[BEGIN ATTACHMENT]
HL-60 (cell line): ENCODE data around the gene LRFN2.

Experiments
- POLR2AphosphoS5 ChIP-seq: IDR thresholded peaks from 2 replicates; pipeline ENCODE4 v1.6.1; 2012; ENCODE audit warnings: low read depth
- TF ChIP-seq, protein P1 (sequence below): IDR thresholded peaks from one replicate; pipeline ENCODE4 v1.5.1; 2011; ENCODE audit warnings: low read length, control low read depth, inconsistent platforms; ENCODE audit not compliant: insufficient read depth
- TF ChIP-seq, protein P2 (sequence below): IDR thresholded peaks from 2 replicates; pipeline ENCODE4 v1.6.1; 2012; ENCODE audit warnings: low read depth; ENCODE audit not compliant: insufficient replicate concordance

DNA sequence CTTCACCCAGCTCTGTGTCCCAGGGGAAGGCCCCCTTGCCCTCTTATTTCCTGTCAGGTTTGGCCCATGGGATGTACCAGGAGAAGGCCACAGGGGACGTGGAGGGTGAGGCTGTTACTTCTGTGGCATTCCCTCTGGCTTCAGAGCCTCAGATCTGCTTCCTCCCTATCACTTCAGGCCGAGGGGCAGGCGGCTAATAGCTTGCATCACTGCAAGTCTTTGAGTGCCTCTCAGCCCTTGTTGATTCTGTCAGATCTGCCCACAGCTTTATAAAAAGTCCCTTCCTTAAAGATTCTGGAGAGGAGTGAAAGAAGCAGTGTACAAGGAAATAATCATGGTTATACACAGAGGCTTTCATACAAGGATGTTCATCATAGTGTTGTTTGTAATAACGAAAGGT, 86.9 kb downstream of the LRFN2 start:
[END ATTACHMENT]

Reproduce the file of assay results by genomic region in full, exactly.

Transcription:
HL-60 (cell line): ENCODE data around the gene LRFN2.

Experiments
- POLR2AphosphoS5 ChIP-seq: IDR thresholded peaks from 2 replicates; pipeline ENCODE4 v1.6.1; 2012; ENCODE audit warnings: low read depth
- TF ChIP-seq, protein P1 (sequence below): IDR thresholded peaks from one replicate; pipeline ENCODE4 v1.5.1; 2011; ENCODE audit warnings: low read length, control low read depth, inconsistent platforms; ENCODE audit not compliant: insufficient read depth
- TF ChIP-seq, protein P2 (sequence below): IDR thresholded peaks from 2 replicates; pipeline ENCODE4 v1.6.1; 2012; ENCODE audit warnings: low read depth; ENCODE audit not compliant: insufficient replicate concordance

DNA sequence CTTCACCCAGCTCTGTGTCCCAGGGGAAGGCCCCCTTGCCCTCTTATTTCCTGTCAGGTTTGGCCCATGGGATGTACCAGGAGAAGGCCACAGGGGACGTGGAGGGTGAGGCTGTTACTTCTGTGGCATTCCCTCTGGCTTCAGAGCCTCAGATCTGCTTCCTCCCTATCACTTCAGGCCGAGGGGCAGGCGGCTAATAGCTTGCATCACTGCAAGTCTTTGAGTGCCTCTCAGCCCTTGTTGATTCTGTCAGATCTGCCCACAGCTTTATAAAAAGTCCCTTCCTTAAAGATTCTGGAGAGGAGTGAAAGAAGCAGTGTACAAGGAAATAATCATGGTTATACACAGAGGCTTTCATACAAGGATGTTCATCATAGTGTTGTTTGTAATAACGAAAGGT, 86.9 kb downstream of the LRFN2 start: